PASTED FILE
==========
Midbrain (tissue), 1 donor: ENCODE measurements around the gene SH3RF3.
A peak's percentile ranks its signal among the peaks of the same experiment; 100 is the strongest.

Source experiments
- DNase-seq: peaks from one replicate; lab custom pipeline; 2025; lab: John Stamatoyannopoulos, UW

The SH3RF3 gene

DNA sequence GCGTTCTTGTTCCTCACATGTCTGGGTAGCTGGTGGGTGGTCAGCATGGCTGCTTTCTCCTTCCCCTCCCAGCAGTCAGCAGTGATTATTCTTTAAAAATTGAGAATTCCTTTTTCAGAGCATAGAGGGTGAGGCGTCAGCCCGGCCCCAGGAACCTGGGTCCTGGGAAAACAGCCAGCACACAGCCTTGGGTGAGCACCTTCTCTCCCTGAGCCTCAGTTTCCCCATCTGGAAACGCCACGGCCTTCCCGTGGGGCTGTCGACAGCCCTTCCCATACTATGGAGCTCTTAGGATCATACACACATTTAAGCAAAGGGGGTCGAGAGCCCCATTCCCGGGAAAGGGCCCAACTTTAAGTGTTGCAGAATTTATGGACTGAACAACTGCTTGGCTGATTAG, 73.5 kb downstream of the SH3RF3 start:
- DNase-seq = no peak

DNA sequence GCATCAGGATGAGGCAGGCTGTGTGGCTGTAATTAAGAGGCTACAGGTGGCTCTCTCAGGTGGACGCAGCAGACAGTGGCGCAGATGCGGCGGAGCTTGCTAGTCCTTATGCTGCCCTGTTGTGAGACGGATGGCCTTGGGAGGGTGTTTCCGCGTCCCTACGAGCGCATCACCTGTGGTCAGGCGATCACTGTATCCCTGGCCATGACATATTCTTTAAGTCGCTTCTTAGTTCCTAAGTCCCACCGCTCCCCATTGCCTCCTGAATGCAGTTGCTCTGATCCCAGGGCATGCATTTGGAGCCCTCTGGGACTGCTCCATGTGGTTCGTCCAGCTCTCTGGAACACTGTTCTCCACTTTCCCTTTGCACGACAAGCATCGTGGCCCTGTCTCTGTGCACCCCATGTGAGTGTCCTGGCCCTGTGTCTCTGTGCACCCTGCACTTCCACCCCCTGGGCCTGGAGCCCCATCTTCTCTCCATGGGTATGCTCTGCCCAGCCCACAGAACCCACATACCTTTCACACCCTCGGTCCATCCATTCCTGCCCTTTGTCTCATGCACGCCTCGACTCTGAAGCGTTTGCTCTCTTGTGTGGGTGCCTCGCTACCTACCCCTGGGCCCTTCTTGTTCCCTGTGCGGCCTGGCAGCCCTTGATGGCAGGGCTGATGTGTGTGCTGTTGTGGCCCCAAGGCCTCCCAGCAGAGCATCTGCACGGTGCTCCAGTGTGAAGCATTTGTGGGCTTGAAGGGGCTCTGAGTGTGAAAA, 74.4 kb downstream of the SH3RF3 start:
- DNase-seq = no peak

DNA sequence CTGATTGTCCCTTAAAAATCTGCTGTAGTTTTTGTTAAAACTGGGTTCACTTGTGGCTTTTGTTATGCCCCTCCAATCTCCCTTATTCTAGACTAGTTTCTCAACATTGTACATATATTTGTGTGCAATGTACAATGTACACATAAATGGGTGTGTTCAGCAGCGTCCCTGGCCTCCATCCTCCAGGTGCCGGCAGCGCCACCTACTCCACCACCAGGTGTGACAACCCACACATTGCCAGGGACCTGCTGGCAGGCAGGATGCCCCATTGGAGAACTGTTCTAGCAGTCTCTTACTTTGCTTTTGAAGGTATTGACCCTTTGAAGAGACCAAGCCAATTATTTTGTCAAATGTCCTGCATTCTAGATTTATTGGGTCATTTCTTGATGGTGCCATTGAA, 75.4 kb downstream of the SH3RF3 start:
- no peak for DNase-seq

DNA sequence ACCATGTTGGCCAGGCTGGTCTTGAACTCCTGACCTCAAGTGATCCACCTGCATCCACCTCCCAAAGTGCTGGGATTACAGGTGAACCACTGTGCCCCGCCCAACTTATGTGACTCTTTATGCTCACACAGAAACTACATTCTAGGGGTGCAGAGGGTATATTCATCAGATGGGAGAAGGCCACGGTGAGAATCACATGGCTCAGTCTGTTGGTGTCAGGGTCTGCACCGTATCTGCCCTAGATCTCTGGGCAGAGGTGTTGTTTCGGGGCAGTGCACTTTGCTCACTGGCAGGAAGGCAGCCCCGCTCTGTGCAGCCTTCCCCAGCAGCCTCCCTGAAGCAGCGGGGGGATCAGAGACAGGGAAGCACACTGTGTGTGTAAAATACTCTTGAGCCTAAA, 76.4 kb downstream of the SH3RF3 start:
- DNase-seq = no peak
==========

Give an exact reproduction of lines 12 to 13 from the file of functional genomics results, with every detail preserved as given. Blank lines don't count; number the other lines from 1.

DNA sequence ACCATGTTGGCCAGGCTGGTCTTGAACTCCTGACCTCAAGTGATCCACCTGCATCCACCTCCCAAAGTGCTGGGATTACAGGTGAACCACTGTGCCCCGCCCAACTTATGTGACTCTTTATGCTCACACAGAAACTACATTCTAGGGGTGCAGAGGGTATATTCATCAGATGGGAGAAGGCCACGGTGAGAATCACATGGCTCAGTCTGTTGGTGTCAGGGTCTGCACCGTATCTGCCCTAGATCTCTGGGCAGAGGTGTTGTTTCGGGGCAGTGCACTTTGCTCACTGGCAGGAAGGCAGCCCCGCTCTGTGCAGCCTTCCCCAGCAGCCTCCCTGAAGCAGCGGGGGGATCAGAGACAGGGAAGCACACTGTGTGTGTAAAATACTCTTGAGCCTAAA, 76.4 kb downstream of the SH3RF3 start:
- DNase-seq = no peak